And we got to see it!
Growing up, Massachusetts was a place I wanted to live. There was no real reason for this dream, or at least none that I recall, but that dream quickly faded on this trip. Have you ever driven in Massachusetts? It was not dreamy.
My first indication that I would not enjoy driving through this state was when we hit Boston towing our 12ish foot tall home behind us. There is a freakishly long tunnel with a clearance of 13.9 feet! This tunnel literally takes you under Boston, which was pretty neat.
Then, after spending a week trying to navigate the roads, I still could not find my away around. All the roads looked the same and the intersections were strange too. I think that I am pretty good at navigating without Google showing me the way, especially after I’ve driven in the area for a day or two. Last week in North Carolina I could manage just fine without Google and this week in Georgia (we’ve only been here two days), I already know my way back to the state park we are staying in without a map. So, when I say Massachusetts was a difficult place to navigate, I think you can trust me.
Anywho, here is how we spent the week.
Wompatuck State Park
I cannot stress this enough. Wompatuck State Park was incredibly dreamy. The campground was mostly empty, which suited us perfectly. The yellow autumn leaves absolutely encircled our home and made our stay special. We spent a lot of time exploring this state park and enjoying the beautiful scenery.
We Enjoyed the Fall Leaves
Because there was so much beauty in surrounding us, we decided to go on a leaf hunt. We looked for every color leaf and collected them in our baskets. Then when we got home we used the ones we collected, and the plethora at our campsite, to create leaf art.
We Dressed in Costume for a Tea Party
While we were in Massachusetts, the children found their Halloween costumes and being children they wanted to wear them immediately. So we dressed up and had a tea party in the woods. I had a blast reading my spooky monsters a story while we sipped tea surrounded by the gorgeous colors of fall.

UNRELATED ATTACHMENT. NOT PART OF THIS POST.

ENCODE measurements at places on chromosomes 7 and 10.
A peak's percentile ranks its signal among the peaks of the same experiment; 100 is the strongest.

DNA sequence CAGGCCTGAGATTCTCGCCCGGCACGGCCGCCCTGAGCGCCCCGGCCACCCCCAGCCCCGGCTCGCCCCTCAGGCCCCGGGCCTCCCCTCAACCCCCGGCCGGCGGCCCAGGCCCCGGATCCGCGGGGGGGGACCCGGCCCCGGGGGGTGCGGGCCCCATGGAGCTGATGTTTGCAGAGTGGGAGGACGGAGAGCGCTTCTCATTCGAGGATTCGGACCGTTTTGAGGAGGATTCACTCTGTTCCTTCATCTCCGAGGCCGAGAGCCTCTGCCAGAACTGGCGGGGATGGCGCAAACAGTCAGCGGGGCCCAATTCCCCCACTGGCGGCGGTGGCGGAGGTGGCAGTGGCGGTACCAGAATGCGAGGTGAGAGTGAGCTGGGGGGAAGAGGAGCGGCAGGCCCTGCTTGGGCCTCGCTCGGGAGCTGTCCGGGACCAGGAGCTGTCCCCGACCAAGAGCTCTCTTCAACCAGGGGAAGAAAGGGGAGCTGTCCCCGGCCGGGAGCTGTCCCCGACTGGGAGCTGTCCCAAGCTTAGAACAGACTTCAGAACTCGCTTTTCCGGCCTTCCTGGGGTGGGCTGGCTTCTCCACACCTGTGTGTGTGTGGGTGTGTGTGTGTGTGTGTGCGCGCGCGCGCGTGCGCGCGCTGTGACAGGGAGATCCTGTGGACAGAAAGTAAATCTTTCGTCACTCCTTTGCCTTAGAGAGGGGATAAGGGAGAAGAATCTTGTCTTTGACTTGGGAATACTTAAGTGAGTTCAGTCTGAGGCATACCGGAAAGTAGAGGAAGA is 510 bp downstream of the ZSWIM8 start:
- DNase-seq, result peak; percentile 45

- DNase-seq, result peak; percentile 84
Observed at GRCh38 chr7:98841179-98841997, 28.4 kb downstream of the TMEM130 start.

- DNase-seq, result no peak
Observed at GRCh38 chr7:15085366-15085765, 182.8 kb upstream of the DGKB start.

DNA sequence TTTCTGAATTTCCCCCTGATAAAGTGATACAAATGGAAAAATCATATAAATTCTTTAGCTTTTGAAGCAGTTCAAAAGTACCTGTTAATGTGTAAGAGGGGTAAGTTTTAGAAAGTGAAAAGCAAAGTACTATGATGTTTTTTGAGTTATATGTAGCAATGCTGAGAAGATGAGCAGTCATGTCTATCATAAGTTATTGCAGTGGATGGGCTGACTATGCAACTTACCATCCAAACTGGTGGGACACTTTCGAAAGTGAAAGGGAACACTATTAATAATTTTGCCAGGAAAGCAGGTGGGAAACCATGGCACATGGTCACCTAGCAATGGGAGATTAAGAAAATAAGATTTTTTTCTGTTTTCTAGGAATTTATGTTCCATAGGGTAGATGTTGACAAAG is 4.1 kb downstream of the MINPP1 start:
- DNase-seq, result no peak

We Enjoyed the Park’s Bike Track
Yes, the state park has their very own bike track. If you went early in the day, there were no other people and it was quite fun.
A Cranberry Bog
When we ventured outside of the delightful state park, we found some more amazing trails. We found a cranberry bog and loved the trail. If you didn’t know, cranberries are the state berry. Oh, and the kids totally wore their costumes again.
Black Pond Bog and Spiderwebs
The Black Pond Bog Nature Preserve was a neat place to explore and I would absolutely love to explore it more. We went there with the intention of hunting for spider webs. We brought along a misting squirt bottle so we could mist the webs to better see them. The hike was fun and the kids had a blast misting the webs. We did have to use our nature journals as shields from the falling acorns. The kids thought it was hilarious.
The 5-year-old is mostly shoeless at this point. He prefers to be barefoot. As long as the trail (or area we are walking) looks trash free, we allow it.
When I saw the name World’s End, I knew I would need to hike it. I did not consider Covid restrictions or that it would cost money to walk along the trail. But we got lucky. They had openings for the time of morning we arrived and I was able to reserve and pay from my phone. The trail was nice, but not worth the $10 to hike with two kids for a short time. We did see some amazing fall colors and several birds, including a hawk perched on a branch searching for his next meal on the ground below.
We did a touristy thing! We spent an abhorrent amount of money to walk on the Mayflower II (the Mayflower replica). As a lover of history, it was totally worth it. I got to see the tiny space where 102 people spent 60 days sailing across the Atlantic.
After touring the ship, we meandered down the street to view the rock. You know, the rock. The rock we’ve all heard about in school. The one that the Pilgrims first stepped on when they arrived in the Americas. Yea, we got to see that tiny rock. (If you don’t know which rock, you must be living under a rock. Ha!)
We also saw a monument of Massasoit, the chief of the Wampanoag tribe that had been devastated by disease (you know the ones the white folk brought with them from Europe, yea those) by the time the Pilgrims arrived. Right next to this is the hill where the Pilgrims buried the vast majority of those who sailed across the Atlantic.
We then grabbed dinner at a nearby pub, with completely empty outdoor seating, and then some dessert at a walk-up ice cream shop. We ate our ice cream while taking in the bay.
Geocaching and More
Doug took the kids on three successful geocaching expeditions. Also, the 5-year-old found a critter.
This was our adventure in Massachusetts. Despite the strange and identical roadways, it is a lovely state with some absolutely beautiful things to see.
Next time, I will share our amazing adventures in Rhode Island.
CURRENT ADVENTURE STATS:
On the road: 14 months
Miles towing our home: 10,973
Campgrounds visited: 70
Breweries visited: 36
National Parks visited: 16/62
National Monuments/Seashores/Historic Sites/etc.: 5
State Parks visited: 17